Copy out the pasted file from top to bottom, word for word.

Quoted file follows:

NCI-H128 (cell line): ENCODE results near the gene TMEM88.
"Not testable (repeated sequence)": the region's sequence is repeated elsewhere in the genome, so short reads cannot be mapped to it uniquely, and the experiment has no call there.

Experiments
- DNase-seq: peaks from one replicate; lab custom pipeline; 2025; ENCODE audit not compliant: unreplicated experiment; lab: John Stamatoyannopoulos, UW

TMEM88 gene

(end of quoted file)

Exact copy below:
NCI-H128 (cell line): ENCODE results near the gene TMEM88.
"Not testable (repeated sequence)": the region's sequence is repeated elsewhere in the genome, so short reads cannot be mapped to it uniquely, and the experiment has no call there.

Experiments
- DNase-seq: peaks from one replicate; lab custom pipeline; 2025; ENCODE audit not compliant: unreplicated experiment; lab: John Stamatoyannopoulos, UW

TMEM88 gene